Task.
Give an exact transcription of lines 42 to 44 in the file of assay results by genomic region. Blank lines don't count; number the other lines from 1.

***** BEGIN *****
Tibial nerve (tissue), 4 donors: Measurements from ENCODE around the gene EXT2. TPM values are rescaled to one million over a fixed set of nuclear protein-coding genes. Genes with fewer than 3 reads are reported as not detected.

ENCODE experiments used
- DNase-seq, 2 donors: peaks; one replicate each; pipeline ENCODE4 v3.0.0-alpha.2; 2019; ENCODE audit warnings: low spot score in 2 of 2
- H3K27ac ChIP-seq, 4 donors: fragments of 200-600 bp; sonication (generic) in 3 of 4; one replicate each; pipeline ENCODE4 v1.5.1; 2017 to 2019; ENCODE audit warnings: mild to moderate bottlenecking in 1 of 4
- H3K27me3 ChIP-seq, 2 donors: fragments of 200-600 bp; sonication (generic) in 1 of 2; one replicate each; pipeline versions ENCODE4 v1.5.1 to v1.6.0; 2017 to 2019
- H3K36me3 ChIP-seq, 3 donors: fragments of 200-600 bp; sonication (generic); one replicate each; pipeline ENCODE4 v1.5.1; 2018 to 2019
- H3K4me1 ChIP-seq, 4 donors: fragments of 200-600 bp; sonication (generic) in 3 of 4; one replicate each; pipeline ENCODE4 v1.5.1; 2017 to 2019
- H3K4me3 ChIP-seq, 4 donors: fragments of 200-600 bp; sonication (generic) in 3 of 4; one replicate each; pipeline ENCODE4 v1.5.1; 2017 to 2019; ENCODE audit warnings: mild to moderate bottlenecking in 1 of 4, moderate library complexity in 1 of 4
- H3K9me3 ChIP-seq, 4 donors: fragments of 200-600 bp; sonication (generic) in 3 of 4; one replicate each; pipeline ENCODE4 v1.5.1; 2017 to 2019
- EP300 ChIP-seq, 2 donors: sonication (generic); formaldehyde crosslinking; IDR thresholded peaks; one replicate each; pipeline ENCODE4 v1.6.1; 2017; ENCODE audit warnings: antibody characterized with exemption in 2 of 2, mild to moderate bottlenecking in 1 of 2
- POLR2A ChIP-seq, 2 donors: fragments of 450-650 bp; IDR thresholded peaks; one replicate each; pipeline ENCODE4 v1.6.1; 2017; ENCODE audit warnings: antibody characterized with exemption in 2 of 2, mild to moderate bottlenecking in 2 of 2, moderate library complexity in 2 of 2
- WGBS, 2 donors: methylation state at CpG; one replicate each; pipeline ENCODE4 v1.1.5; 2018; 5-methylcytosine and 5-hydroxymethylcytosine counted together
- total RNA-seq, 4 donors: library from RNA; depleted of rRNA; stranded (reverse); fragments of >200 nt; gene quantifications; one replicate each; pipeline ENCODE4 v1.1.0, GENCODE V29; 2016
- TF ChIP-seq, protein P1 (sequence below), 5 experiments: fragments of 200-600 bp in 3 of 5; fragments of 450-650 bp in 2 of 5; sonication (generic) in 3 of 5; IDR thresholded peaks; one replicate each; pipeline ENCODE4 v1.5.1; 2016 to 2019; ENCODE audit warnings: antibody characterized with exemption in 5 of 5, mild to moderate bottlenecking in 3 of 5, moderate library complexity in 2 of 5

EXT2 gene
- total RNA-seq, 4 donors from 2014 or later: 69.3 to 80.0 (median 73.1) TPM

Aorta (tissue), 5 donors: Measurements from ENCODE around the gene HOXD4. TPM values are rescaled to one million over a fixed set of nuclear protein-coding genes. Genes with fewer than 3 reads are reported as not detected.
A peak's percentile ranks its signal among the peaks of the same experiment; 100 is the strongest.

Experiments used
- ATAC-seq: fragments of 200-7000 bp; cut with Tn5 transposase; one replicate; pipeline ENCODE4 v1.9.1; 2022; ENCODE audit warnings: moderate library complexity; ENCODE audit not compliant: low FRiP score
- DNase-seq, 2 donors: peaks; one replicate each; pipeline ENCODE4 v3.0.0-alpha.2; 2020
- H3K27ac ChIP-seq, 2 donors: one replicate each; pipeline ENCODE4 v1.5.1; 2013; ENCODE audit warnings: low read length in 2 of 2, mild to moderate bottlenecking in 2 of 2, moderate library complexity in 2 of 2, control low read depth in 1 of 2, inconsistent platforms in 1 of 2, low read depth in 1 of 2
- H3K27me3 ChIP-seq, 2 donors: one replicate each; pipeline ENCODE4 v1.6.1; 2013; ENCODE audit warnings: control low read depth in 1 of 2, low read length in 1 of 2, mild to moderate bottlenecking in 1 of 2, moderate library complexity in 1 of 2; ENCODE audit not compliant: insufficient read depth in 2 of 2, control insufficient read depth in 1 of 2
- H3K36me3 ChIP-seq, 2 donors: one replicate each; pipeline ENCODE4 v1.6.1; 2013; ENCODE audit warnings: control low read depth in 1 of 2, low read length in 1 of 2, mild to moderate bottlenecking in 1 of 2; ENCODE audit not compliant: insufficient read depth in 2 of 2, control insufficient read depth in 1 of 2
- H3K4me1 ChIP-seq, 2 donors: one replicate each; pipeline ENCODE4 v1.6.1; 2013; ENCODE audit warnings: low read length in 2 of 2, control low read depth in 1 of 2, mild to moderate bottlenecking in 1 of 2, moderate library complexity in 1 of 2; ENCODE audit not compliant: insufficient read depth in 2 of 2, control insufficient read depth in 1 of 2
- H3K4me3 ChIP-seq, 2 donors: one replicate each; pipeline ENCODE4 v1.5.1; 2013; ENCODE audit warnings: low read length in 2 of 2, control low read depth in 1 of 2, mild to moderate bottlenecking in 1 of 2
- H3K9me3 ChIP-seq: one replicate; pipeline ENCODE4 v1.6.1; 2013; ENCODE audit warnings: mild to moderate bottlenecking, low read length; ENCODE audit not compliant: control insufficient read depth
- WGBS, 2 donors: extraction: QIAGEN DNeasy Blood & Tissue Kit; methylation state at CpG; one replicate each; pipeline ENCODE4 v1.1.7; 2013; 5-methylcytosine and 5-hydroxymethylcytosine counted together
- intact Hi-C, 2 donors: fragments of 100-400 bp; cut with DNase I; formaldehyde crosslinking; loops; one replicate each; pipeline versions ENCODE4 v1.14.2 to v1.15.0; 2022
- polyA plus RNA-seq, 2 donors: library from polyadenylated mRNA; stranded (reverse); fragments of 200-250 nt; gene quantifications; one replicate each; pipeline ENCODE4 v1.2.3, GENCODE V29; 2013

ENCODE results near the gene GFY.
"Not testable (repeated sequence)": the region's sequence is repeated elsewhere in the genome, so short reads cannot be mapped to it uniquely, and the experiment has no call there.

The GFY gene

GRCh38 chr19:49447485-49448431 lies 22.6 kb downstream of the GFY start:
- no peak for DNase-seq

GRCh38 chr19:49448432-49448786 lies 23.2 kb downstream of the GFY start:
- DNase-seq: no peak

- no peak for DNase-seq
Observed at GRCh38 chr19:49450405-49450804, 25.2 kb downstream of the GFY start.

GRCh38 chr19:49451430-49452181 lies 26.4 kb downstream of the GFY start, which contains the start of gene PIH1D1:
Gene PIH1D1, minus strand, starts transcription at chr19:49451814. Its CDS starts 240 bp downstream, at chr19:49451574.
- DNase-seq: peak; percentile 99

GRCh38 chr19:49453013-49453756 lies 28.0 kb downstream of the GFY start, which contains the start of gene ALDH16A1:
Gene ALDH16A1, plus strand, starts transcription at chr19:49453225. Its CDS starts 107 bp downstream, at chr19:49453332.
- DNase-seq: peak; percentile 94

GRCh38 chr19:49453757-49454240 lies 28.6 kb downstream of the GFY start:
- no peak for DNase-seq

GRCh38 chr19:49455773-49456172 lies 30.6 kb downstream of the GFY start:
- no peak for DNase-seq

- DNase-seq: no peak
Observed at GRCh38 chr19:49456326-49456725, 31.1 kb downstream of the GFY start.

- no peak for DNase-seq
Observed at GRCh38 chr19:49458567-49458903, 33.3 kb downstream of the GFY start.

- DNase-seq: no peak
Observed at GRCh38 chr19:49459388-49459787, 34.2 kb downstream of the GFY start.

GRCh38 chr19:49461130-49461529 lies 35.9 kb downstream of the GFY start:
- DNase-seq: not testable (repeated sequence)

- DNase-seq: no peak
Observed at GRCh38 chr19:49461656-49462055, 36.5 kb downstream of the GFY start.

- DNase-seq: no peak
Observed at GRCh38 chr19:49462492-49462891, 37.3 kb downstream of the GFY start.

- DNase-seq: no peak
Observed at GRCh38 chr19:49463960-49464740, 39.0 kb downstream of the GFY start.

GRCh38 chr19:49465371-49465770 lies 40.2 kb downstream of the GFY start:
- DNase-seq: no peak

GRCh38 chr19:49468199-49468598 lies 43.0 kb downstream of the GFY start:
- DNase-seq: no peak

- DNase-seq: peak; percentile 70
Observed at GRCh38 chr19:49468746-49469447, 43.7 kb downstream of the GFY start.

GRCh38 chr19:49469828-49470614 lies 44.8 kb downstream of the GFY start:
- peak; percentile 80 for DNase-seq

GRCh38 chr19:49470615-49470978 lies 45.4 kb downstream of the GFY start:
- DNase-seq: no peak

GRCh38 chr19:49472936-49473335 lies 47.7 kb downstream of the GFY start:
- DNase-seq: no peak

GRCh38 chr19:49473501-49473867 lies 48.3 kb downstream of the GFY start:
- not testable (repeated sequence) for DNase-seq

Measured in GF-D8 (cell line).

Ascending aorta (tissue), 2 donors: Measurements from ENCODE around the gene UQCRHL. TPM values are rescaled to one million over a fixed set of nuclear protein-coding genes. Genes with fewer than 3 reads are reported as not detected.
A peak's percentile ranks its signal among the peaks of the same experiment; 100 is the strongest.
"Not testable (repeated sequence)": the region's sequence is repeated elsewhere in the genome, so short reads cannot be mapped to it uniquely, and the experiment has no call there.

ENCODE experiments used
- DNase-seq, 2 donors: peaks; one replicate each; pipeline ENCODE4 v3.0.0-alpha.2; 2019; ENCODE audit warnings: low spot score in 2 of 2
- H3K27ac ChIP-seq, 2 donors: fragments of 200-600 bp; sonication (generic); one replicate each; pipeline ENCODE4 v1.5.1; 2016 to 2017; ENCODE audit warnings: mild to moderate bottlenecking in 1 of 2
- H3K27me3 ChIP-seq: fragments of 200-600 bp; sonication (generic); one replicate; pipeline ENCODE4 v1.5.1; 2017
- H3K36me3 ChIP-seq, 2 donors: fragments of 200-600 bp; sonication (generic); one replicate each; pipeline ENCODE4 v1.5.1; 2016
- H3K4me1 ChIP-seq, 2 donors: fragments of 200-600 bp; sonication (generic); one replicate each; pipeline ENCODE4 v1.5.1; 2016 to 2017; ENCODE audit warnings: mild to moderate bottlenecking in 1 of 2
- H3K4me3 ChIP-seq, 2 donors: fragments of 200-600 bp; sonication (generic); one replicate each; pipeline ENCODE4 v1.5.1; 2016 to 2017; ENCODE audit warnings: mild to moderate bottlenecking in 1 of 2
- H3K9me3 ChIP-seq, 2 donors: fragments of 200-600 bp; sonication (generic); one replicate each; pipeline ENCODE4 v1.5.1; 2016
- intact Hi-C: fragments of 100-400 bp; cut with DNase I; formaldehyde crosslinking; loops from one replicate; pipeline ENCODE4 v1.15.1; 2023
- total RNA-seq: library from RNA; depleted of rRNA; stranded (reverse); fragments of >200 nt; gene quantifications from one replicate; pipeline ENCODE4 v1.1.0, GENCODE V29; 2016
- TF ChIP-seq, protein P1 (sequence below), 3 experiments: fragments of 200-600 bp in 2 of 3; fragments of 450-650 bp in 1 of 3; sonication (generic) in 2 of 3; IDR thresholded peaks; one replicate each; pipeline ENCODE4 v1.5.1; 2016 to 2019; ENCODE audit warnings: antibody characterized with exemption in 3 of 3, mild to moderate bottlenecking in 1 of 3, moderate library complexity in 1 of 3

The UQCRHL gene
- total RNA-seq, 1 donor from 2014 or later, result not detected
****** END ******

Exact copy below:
- DNase-seq: peak; percentile 99

GRCh38 chr19:49453013-49453756 lies 28.0 kb downstream of the GFY start, which contains the start of gene ALDH16A1:
Gene ALDH16A1, plus strand, starts transcription at chr19:49453225. Its CDS starts 107 bp downstream, at chr19:49453332.